Toorak Uniting Church

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Isaiah 11: 1 – 10   Matthew 3: 1 – 12   Romans 15: 4 – 6
Rev. Anneke Oppewal
10:15 am, 9 December 2007

In Greek mythology Pandora is the first woman. She is created by the gods, in retaliation for Prometheus having stolen fire and then giving it to humans for their use. All the gods contribute something to Pandora to make her a real menace to humanity and especially men.

One of her attributes is a box containing all the world’s evils which she opens before she quite realises what she is doing. Quickly she tries to close the box again but unfortunately all the world’s evils have escaped, bar one: Hope.

Because life becomes really unbearable men pleads with Pandora to open her box once again and let hope loose as well, hoping this will improve their situation. They argue that without hope they have no chance of beating the evils she has released upon them. She opens the jar and hope limps out, weak and looking not very impressive at all. It proves however much stronger and more resilient than any of the other things that escaped Pandora’s box.

The underlying, deeper question in the story is where hope belongs: Is hope one of the evils and perhaps the worst of all the evils Pandora released? Or is hope the only force that will be able to conquer evil, and will she, in the end defeat all the evils it was locked up with?

Is hope, according to some philosophers, with no small names like Friedrich Nietzsches among them, an evil that only prolongs our suffering, or is it a force for good that will, in the end, help us to carry on with faith and love until all evil and death has been overcome? Is hope a wisp of nothingness that makes us aim for something which is unattainable anyway and are we to be regarded as the sorriest of men for letting ourselves be beguiled by it? Or is hope that one power that makes the impossible possible and gives us the strength we need to exceed our limitations and surpass our abilities and make things happen no body would deem possible?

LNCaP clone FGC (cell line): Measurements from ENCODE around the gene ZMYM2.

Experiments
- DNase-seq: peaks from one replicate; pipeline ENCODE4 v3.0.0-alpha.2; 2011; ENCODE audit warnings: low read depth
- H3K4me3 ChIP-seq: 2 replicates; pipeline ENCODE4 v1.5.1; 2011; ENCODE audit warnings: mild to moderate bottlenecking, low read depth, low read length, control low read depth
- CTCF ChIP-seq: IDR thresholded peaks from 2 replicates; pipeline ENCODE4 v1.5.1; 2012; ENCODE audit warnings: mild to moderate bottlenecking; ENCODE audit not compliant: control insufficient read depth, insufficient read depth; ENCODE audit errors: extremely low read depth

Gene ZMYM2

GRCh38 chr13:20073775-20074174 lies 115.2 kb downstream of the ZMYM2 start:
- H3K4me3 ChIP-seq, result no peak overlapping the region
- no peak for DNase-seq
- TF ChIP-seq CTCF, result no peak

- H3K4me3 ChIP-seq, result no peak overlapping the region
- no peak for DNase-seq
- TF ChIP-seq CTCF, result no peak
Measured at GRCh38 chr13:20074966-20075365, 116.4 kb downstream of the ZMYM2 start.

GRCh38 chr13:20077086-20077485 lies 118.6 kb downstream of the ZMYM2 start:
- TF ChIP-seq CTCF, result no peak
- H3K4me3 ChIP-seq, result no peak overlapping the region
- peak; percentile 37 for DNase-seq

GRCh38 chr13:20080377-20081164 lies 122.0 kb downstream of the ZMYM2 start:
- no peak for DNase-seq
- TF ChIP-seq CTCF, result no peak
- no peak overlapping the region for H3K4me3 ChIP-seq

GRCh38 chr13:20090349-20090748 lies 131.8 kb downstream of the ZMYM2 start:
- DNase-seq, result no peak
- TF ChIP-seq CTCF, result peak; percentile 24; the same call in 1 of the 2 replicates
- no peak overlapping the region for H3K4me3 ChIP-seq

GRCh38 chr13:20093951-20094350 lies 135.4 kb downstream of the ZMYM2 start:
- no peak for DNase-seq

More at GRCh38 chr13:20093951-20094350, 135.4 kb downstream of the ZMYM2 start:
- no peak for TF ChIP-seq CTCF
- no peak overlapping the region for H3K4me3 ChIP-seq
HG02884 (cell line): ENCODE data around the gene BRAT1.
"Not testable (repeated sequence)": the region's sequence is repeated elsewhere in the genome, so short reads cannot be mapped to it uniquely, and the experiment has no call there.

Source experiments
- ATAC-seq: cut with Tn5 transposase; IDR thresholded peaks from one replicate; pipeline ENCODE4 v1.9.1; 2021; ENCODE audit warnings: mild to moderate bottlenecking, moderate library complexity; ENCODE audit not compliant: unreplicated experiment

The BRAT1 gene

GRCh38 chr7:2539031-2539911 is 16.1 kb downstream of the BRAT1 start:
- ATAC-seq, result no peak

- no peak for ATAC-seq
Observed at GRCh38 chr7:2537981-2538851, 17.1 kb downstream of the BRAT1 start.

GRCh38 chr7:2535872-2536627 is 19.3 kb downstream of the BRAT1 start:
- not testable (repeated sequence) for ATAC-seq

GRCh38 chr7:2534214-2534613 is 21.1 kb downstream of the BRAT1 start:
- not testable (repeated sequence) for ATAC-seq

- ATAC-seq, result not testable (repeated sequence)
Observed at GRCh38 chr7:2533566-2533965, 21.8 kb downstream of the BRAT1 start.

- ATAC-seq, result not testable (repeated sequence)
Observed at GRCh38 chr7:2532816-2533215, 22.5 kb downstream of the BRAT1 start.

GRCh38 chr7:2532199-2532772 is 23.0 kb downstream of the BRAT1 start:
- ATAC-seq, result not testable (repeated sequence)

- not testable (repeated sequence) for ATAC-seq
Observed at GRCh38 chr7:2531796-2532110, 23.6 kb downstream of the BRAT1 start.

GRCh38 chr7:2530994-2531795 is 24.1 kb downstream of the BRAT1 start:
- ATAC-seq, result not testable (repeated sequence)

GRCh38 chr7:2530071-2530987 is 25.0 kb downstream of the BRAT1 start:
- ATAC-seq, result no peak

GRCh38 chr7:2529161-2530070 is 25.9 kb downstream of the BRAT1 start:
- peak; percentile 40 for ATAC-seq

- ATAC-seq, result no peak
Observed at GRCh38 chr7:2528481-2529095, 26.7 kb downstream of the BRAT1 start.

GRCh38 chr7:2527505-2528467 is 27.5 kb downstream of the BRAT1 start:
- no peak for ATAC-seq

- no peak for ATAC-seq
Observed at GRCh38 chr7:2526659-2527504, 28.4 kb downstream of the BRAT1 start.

On the second Sunday of Advent this is very much the question on Isaiah’s mind.

In the 6th century BC Israel is in exile and the mighty tree of Jesse, the bloodline of David has come to a rather sad end. There is no hope, there is no future. The country ravaged, the successors to the throne taken away or killed, the people scattered, there really is very little positive prospect for any of God’s people. The tree of Jesse has become a stump, chopped down by the mighty Assyrians and their mighty gods. Exit Israel, you may as well resign to the fact that you, as a nation, are no more!

No, says Isaiah, a shoot shall grow out of this stump, I refuse to believe this is the end for us or for our God. Our God is stronger than that, his spirit far more resilient than a couple of Assyrians trying to do us in. Something will happen, something new, I feel it in my bones!

O come on Isaiah, and what exactly do you think could happen? Hey? The mighty win, the poor and the weak get the worst of it. You better get used to it. To nurse hope in this situation is refusing to face reality and will only prolong everybody’s agony. You’d better start giving pastoral care and bereavement counselling to your people! We’ve lost, we are lost, there is nothing we can do about that now.

But God can! insists Isaiah stubbornly. And it will be better than what we had before: Something, somebody, will grow out of that stump and will not be swayed by what people tell him or try to delude him with, he will be righteous, even to the poor who has nothing to gain from, he will not be biased towards the strong and the powerful, like the rulers we had before, he will be faithful and good.